The Salford Restoration Office

Katya Sander

The Research Institute for Cosmopolitan Cultures
12 October - 25 November 2007

 

Katya Sander made two works as part of the project Whose Cosmopolitanism? - a series of public events to launch the Research Institute for Cosmopolitan Cultures (RICC), University of Manchester. If You Read This, I’ll Give It To You consisted of five thousand pin badges bearing the phrase ‘If you read this, I’ll give it to you (but then you must wear it)’. Each badge represents a social contract between those who wear it, and those who act upon its statement in order to acquire it. They invite communication and exchange and are intended to generate questions about the nature of reciprocity, obligation and openness to others.

The badges were introduced to the city by a number of participants working within higher and further educational institutions and art spaces over several weeks in early 2009, each badge making its own individual journey through Manchester, generating its own unique chain of relationships along the way. The work’s distribution was orchestrated as part of a discussion about the “knowledge economy” and “education industry” that many post-industrial cities have invested in. As many large cities are trying to brand themselves as embedded and invested in the knowledge-industry, access to this knowledge is getting more and more exclusive. But despite major privatisation and corporatisation, Sander believes that knowledge and education remain empowering. This project attempted to link educational institutions (and the many bodies that pass through them every day) to a discussion about public space, a relationship particularly pertinent in the context of “cosmopolitan culture”’.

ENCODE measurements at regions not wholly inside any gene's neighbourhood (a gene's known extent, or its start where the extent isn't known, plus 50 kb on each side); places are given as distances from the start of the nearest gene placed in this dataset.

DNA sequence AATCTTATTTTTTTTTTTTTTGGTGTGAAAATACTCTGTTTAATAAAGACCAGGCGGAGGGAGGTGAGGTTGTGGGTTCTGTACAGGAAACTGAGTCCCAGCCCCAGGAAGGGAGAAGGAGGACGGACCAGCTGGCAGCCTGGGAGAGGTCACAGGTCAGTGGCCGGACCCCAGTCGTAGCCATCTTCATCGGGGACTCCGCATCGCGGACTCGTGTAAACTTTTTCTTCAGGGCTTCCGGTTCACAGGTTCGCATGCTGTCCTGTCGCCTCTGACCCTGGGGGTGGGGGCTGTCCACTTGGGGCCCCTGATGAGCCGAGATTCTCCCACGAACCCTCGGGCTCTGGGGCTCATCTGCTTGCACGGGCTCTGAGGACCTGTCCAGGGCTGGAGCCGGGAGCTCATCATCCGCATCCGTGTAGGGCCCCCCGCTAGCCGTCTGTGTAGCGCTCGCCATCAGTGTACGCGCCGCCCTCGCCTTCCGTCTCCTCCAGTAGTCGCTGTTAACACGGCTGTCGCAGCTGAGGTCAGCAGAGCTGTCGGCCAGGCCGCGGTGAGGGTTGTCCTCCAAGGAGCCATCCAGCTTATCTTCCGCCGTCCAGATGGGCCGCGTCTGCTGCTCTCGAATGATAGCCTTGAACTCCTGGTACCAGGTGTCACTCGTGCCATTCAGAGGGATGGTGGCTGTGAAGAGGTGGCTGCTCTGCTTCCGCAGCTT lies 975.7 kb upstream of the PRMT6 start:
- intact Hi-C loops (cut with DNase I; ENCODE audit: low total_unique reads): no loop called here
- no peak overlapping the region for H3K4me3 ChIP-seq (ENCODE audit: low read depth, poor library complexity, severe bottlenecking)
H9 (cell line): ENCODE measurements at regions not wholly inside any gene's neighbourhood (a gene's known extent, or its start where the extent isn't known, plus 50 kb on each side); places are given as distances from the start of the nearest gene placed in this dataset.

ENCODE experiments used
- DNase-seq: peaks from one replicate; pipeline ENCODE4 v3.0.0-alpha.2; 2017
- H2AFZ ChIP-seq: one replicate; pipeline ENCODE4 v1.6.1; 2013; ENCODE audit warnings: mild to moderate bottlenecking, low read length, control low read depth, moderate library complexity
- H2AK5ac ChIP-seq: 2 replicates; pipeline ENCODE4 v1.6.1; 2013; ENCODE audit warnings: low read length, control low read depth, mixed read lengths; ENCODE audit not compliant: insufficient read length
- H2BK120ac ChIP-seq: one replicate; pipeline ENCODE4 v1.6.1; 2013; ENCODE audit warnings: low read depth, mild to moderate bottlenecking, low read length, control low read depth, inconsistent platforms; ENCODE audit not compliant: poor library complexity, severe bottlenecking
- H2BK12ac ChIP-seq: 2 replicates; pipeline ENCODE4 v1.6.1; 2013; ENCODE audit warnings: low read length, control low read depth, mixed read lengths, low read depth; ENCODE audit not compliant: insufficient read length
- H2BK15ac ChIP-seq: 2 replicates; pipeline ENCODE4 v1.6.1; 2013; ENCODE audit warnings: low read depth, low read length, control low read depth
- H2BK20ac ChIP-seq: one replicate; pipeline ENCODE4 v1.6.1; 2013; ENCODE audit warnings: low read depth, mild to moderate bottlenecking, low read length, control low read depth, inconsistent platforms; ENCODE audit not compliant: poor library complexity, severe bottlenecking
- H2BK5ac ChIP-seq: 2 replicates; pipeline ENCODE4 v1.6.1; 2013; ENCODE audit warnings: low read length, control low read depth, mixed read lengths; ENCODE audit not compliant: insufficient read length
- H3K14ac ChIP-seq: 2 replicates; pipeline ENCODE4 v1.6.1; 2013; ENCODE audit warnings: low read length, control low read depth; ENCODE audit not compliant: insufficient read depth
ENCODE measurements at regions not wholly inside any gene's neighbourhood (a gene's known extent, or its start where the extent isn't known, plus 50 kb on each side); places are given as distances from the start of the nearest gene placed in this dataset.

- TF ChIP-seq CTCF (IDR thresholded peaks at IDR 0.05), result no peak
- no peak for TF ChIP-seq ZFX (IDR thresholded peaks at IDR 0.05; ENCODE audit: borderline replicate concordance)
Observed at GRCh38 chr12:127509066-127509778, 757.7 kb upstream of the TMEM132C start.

It was complemented by a second work, A Public Consists of Mere Attention, which was a set of 15 billboard posters hung in a precise order to form a particular sequence. On the posters, the graphic showed a person hanging up the posters in the same order that they appeared, making the work a kind of manual for its own production and distribution. The intention was to heighten the awareness of those who come across them about the mechanisms through which information is mediated and publics created in urban spaces. Together, this project and the badges were intended to locate viewers/participants as part of a simple chain of exchanges that attempt to humanise the mechanisms that can often feel too enormous to contemplate. 

 

 
 

 

 

Links

Katya Sander's website
The Research Institute For Cosmoplitan Cultures' website

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Pile of Badges
 
Posters on a wall
 
 

Supported by:

funded by arts council england,